That’s the tree of vital energy.
Fotolia: Could you describe your usual work method to us?
CH: As I said, I don’t have any recipes. Each image has its own potential. The main thing is to understand the purpose of the project, then to find the best solution (shooting with a green background, CGI model-rendering, model making, stock image…). We discuss with the people concerned (art director, photographer, client…) and we can therefore begin work on the image.
Fotolia: Have your tools and work method been different for TEN ? If so, how?
CH: Yes, it was a bit different for TEN. We didn’t have the “client approval”. More often, it’s binding.
The other point is that Mikel and me didn’t know each other before the shooting and there were no art director to make a link between Mikel, the idea and me. We were freer and at the same time we had to find our own place in the creation research. Not that obvious but challenging!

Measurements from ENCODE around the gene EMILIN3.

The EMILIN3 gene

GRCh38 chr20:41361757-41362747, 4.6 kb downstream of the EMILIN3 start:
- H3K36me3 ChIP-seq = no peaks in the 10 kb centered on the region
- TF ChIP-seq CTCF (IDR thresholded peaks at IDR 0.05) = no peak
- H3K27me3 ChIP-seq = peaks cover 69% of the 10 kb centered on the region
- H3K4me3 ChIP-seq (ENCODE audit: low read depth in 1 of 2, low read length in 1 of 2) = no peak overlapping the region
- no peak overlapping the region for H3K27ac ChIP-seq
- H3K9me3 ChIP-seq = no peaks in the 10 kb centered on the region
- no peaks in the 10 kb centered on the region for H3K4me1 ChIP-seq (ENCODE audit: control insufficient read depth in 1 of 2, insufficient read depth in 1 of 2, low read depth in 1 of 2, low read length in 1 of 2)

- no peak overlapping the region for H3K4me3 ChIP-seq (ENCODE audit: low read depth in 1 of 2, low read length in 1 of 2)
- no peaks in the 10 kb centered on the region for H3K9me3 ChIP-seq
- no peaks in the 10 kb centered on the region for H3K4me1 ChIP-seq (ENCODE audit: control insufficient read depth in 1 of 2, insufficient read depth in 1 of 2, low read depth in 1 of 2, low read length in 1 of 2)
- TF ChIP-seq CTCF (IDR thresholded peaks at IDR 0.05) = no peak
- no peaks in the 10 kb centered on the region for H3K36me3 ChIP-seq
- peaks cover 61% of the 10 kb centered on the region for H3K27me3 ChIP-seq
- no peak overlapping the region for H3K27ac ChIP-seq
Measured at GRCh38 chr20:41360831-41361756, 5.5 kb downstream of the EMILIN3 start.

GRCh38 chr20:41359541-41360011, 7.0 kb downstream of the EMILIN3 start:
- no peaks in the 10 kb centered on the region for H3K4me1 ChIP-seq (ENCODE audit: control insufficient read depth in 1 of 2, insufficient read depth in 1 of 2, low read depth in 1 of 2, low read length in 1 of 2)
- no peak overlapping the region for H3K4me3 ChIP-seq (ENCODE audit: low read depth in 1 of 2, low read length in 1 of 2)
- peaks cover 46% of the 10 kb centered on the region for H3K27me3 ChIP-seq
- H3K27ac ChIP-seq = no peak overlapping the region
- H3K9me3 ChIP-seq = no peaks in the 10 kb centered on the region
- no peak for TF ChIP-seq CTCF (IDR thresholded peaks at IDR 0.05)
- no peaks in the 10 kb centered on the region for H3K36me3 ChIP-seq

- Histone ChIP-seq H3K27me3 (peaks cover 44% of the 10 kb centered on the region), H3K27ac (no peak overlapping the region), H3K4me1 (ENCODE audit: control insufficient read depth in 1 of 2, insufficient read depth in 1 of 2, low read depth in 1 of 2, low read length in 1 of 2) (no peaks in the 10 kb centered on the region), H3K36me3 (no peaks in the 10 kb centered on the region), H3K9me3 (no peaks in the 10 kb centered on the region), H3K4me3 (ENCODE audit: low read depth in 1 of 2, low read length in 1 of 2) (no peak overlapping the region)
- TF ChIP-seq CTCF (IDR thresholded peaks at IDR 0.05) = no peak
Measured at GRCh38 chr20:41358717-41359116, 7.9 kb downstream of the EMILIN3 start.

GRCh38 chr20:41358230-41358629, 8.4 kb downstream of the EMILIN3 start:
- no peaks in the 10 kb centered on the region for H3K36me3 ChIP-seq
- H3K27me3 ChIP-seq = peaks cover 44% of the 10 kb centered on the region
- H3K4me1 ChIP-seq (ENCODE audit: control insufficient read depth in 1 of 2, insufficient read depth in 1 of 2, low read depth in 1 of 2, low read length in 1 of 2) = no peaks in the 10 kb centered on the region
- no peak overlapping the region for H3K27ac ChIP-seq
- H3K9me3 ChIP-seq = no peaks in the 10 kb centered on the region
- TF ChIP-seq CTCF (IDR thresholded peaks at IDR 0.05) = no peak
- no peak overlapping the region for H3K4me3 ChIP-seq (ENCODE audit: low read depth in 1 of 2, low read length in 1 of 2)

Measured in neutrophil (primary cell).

Fotolia: Could you share with us any tips or tricks you used for the creation of your recent 10 Collection work?
CH: You’ll be very disappointed, I don’t have any tricks. Not that I want to keep my knowledge just for me. I like teamwork so I like to share. Well, I use Photoshop like everyone does. I use most of the time curves and hue/saturation. Sometimes I add grain to link the different images (especially when it’s a mix of photo, CGI or stock image). As I said, nothing really special. The most important thing is to take care about the light when you do montages. If the light comes from the same direction, there won’t be any issue to make the image work.